Subject: Re: User-level ARP handling
To: Charles M. Hannum <email@example.com>
From: Quaizar Vohra <firstname.lastname@example.org>
Date: 09/02/1996 14:54:08
I think your intent is to just move the handling of ARP messages up to
the user level and also keep a larger cache up there, while still
keeping a cache of active neighbors inside the kernel. Otherwise
you'll have a high rate of context switching, one for every packet
generated as has been pointed out. But the main problem would be
generation of ARP messages, they can't be generated via raw IP socket
and we don't have a DLPI like thing on NetBSD, or do we ??? Or you
might want to add something similar, which I think should be done and
will also help in developing test tools which would level a tool to
generate raw link-layer packets.
Now in case of Neighbor Discovery (IPV6), it uses ICMPv6 messages and
so we can use raw sockets to generate Neighbor solicitation(NS) and
I apologize for moving this discussion in another direction but it
would be interesting to get some feedback on this list about
implementing Neighbor Discovery on NetBSD. I am currently implementing
it in the user space.
In ND there is a notion of reachability state of a neighbor, i.e.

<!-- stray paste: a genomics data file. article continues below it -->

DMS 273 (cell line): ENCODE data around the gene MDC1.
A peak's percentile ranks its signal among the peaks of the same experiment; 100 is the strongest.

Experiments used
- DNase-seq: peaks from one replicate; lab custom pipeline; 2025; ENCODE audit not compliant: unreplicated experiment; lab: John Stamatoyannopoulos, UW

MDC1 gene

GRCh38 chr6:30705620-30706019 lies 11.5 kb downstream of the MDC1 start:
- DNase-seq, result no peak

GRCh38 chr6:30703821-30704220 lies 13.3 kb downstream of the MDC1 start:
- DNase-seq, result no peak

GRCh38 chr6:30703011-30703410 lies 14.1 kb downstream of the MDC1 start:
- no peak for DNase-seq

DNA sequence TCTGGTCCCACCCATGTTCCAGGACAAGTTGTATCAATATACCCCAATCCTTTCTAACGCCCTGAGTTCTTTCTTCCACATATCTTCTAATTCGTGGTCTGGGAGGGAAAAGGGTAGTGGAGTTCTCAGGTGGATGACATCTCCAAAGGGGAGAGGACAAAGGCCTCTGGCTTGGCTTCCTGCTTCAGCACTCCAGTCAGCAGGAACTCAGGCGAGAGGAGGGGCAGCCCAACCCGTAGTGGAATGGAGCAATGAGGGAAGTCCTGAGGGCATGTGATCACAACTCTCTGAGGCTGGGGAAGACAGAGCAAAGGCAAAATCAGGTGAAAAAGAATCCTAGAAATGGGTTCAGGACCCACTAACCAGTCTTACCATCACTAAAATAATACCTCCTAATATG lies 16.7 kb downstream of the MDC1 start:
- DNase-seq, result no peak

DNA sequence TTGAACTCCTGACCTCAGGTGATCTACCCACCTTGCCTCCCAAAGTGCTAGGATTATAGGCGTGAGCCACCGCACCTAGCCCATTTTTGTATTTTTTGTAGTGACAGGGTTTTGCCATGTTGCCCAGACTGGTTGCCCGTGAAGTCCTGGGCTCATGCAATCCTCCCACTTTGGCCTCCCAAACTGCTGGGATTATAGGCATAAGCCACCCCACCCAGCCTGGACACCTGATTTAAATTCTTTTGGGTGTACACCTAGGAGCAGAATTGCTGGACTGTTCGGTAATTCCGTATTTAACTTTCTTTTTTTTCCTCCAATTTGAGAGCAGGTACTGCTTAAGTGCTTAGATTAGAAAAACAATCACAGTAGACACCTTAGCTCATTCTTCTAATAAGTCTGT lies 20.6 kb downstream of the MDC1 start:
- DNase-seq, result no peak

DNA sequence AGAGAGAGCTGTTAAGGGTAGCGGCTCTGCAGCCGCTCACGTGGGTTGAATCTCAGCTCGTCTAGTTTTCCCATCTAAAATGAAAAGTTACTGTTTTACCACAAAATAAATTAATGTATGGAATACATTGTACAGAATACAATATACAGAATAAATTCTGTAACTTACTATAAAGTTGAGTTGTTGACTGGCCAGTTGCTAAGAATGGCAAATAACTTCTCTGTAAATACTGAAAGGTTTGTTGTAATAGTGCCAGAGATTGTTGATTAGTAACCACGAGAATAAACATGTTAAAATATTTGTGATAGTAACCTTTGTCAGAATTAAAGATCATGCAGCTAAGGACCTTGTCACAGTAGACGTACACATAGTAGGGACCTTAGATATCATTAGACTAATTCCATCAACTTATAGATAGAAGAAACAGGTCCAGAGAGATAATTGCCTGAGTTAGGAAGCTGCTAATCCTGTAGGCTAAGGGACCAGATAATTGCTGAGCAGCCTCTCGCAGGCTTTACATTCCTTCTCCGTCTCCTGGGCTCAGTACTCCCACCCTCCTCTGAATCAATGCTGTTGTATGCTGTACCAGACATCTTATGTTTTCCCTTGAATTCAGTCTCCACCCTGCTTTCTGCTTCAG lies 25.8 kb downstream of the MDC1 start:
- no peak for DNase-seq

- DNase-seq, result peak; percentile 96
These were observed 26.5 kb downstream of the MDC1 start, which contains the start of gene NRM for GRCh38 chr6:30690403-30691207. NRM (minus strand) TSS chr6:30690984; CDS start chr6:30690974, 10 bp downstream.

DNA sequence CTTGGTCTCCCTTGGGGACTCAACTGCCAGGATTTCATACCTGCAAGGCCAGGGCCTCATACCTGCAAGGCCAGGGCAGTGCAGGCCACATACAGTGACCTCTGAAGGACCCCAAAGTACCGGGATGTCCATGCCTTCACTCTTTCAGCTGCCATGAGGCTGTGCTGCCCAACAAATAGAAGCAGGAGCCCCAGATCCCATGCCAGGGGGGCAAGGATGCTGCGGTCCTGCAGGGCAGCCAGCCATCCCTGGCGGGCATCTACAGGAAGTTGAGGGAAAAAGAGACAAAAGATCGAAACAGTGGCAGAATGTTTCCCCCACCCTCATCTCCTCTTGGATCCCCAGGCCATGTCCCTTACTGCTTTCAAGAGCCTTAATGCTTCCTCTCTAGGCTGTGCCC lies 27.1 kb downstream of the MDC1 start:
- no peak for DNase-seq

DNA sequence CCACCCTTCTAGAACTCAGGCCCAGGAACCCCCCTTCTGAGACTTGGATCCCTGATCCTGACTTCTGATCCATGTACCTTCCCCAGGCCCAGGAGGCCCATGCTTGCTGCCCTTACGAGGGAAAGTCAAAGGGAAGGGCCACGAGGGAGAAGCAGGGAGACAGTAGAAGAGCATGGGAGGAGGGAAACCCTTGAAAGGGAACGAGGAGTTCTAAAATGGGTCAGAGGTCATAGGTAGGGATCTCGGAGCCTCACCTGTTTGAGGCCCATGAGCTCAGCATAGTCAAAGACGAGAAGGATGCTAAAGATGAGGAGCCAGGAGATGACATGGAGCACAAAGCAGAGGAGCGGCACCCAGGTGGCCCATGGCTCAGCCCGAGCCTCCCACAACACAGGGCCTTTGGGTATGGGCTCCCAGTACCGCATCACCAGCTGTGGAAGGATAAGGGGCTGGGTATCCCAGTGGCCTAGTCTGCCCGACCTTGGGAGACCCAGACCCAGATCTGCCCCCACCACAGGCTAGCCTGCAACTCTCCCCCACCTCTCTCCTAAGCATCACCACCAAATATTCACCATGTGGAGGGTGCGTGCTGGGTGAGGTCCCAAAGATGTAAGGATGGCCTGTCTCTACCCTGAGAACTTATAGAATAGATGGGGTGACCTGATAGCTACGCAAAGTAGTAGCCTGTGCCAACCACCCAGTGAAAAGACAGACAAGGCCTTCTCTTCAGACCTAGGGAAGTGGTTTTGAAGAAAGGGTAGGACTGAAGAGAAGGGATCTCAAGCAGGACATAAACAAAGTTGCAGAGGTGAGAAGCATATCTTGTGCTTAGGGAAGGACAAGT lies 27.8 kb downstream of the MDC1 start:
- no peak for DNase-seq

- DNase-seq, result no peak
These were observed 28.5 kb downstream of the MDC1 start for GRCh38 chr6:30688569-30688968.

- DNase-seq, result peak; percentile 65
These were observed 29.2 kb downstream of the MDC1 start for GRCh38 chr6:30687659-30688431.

REACHABLE, STALE, PROBE, DELAY, INCOMPLETE. Where STALE state implies
that the neighbor has not been used in a while. While the other states
mean that there is active communication with the neighbor. So in other
an active state the neighbor could be kept in the kernel cache, while
in the STALE state, it can be kept in a table in the user space.
Also the NS and NA mesgs. are generated by the ND Daemon and all the
details are maintained in the user space. Only active neighbors and
their link-layer addresses are kept in the kernel in a very simple
an minimalistic cache. The issue of when NS messages are generated
is very well taken care of via the notion of states by the ND Daemon
and routing sockets.
Yes I would vote for having such a daemon in /sbin.